warning signs

  1. How to know when you're having a heart attack

    You might think heart attacks don't discriminate, but that's not actually true. They do discriminate -- and it's a form of discrimination that's killing women.

    Believe it or not, women are actually more likely to die and more likely to die young as a result of a heart attack, and it's because they don't always experience the classic heart attack warning signs.

    You know the big one: chest pain. That sudden pain is a direct and urgent message from the body that something's wrong -- and you need to get to the hospital.

    But according to a study of more than 1.4 million heart patients tracked for up to 12 years, only 58 percent of women experience chest pain during a heart attack. Compare that to 70 percent of men who feel chest pain, and it's not hard to see why women are 40 percent more likely to die as a result.

    They simply never had a fair chance in the first place.

    Overall, the study in the Journal of the American Medical Association finds that 10.3 percent of men who experience heart attacks die as a result of them, versus 14.6 percent of women -- with the biggest increase in risk among younger women, especially those 55 years old or younger.

    Because they feel just about anything other than chest pain, these women are more likely to blame their symptoms on just about anything else: the flu, nerve or muscle pain, simple stress or something else entirely.

    So instead of getting help, they pop a few painkillers or go lay down for a little while.

    And some of them never get back up.

    Don't let this happen to you or your loved ones. Make it your mission to get to know the rest of the heart attack warning signs, which include:

    • Pain or a numb sensation in other parts of the body -- including the jaw, arms, stomach or back;
    • Sudden fatigue;
    • Difficulty breathing or shortness of breath;
    • Dizziness;
    • Nausea, vomiting and/or stomachache;
    • Anxiety;
    • Lightheadedness; and
    • A cold sweat.

    Don't wait to see if these symptoms pass. Get help -- especially if you're younger and especially if you're thinking "I couldn't possibly be having a heart attack."

    That's the kind of attitude that's clearly getting people killed.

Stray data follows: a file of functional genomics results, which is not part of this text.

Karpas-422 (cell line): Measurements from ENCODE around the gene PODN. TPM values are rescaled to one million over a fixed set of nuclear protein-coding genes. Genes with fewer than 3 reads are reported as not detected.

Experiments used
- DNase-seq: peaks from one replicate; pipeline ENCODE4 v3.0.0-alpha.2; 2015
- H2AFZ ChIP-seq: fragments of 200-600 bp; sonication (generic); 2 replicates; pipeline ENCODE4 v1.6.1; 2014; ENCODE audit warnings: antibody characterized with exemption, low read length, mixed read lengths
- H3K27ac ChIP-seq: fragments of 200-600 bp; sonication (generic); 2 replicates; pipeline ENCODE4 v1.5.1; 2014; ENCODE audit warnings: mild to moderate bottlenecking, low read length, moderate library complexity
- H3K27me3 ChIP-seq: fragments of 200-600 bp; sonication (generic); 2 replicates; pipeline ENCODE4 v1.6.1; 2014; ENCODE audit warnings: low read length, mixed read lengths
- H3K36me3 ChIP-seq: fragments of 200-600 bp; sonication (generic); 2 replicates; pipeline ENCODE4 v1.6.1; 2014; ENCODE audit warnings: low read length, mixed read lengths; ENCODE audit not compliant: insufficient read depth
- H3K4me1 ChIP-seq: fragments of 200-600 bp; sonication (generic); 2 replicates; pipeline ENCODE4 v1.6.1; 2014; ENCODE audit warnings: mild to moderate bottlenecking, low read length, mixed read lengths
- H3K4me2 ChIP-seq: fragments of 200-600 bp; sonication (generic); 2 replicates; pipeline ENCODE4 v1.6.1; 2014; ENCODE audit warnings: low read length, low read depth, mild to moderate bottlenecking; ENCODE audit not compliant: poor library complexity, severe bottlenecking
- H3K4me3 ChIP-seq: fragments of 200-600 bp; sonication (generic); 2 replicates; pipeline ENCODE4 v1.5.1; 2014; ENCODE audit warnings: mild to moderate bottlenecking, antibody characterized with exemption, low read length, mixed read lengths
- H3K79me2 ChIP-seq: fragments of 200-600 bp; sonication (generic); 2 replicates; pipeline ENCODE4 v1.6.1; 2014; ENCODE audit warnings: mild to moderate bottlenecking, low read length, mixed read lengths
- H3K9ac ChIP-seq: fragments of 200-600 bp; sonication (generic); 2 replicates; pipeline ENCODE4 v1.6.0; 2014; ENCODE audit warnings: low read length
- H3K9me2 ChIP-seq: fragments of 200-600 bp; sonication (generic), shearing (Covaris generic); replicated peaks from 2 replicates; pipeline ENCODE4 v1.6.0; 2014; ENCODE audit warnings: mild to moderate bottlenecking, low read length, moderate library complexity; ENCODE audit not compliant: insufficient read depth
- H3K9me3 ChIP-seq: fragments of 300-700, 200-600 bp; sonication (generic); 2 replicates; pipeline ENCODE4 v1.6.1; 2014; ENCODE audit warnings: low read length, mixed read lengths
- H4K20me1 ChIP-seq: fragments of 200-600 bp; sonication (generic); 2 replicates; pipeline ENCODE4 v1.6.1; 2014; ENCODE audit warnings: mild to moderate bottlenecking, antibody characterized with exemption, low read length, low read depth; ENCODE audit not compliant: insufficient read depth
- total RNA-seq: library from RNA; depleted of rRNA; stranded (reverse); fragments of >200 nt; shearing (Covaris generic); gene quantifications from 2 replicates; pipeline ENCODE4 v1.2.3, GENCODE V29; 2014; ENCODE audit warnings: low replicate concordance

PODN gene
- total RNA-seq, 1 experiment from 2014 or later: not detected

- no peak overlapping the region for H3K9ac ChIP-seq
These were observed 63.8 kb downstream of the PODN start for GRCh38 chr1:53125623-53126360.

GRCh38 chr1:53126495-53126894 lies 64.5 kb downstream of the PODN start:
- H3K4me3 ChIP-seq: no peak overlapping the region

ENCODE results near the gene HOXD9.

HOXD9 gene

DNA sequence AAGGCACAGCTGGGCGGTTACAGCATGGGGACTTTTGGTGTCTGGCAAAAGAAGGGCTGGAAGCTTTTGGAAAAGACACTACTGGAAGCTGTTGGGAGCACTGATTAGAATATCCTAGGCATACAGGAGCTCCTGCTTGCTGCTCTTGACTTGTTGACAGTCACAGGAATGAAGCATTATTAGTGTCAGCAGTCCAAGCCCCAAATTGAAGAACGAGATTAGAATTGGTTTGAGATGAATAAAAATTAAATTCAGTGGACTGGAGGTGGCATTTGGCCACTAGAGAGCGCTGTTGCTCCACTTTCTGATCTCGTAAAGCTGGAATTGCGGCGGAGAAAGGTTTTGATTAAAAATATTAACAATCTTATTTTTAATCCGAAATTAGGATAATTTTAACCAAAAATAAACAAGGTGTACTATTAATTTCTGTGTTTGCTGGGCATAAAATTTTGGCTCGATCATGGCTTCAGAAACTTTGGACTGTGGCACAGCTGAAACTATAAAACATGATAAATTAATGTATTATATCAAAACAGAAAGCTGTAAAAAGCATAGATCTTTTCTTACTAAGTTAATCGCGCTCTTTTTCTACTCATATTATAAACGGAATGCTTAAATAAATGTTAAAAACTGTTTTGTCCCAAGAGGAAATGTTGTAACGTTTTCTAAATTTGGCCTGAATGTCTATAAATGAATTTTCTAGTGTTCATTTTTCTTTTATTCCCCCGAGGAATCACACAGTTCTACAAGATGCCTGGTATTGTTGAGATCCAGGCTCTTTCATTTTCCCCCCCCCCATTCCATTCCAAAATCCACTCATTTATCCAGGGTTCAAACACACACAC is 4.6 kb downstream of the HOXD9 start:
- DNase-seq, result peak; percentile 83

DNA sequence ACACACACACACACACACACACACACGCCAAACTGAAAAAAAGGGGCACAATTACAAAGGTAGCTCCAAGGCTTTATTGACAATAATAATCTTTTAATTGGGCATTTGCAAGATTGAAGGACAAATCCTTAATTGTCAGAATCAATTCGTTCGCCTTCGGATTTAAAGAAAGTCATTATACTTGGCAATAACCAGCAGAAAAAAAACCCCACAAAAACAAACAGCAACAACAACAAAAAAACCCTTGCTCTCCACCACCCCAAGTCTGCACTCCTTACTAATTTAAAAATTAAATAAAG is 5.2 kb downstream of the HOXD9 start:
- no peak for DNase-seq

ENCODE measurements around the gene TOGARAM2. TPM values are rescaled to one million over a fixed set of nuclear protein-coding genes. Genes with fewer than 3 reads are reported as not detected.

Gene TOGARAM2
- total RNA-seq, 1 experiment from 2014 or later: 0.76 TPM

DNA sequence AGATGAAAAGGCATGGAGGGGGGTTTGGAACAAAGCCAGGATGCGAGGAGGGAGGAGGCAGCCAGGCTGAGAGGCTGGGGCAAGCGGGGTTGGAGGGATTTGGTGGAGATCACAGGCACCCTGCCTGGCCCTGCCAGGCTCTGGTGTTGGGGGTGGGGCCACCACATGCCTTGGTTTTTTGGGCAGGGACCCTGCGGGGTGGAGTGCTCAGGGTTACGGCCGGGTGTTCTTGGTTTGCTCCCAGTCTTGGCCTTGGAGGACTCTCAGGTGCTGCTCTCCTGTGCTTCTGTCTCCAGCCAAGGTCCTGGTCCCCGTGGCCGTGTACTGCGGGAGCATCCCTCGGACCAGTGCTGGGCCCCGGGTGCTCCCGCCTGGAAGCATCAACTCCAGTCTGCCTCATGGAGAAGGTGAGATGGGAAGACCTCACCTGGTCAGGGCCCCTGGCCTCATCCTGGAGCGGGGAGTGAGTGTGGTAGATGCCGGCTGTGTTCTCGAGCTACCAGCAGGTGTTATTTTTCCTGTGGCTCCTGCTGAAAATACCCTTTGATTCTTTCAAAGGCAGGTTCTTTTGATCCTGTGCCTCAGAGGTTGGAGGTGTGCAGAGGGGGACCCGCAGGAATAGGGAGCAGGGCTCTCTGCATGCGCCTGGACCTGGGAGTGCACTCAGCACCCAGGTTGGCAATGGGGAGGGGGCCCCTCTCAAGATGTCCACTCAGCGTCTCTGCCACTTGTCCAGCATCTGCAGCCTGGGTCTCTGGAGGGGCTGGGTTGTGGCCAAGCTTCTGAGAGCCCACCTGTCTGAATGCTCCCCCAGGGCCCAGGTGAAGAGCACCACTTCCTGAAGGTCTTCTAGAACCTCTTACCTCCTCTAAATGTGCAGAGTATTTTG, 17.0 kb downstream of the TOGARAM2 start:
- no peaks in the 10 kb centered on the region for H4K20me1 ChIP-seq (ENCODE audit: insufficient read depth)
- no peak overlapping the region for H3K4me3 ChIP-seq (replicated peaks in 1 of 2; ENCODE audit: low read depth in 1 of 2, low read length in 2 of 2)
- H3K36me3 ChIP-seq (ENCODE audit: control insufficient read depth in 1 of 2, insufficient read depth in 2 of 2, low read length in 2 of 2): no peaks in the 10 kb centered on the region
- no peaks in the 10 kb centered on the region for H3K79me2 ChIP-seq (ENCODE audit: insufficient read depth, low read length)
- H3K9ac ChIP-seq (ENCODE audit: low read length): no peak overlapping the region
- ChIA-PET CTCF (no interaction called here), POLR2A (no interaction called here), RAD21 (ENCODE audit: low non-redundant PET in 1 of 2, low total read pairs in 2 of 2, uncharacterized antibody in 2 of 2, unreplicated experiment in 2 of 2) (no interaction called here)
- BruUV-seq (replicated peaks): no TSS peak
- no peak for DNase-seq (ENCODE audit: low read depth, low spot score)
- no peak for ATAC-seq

For more on heart protection, keep reading.

  2. Aging signs -- or warning signs?

    Millions of seniors battle the three S's in their later years: the stoop, the shakes, and the shuffle. And most docs will respond with their own S: the shrug as they tell you it's just part of getting older.


    Just because you're getting older doesn't mean you have to sit back and tolerate a slow descent into feebleness -- and now, a new study finds that the three S's aren't signs of aging.

    They're warning signs of something much more serious.

    Researchers have been tracking some 1,100 aging priests and nuns since 1994, examining them for the "typical" signs of aging -- like the three S's -- while they're alive, and then studying their brains after death.

    In autopsies of 418 of the volunteers who lived to an average age of 88, the researchers found a surprising number of microscopic brain lesions -- including lesions in 30 percent of the patients who had never suffered a stroke or brain disease.

    Those who had the most trouble walking in their final years often had multiple lesions, and two-thirds of the patients overall had at least one blocked blood vessel in the brain -- leading researchers to conclude that these blockages may be the real cause of the three S's.

    The only problem here is that they're so small they can't be spotted in a living brain with any current technology -- only under a microscope during an autopsy.

    If it's a warning, it's a real quiet one -- and if you think spotting these lesions is hard, treating them can be downright devastating: In many cases, the choice comes down to doing nothing, or undergoing a risky brain surgery that no senior wants to face.

    Fortunately, emerging research has found that fatty acids can work wonders when it comes to brain injuries, especially the omega-3 fatty acid docosahexaenoic acid (DHA) found in fish oil.

    That's no surprise, since more than half of your brain is fat, and one of the main fats in your brain is DHA.

    Some studies have shown that this essential fatty acid can help improve patients who suffer from the types of brain lesions associated with cognitive decline, while other recent studies have found that DHA may help the brain to recover from traumatic injuries.

    It's too early to say whether fatty acid supplements can prevent or heal the types of brain lesions uncovered by the new study -- but why wait? The omega-3s can help your brain, heart, eyes, and more -- and unless you've got a pretty steady fatty fish habit, you should be taking this stuff anyway.

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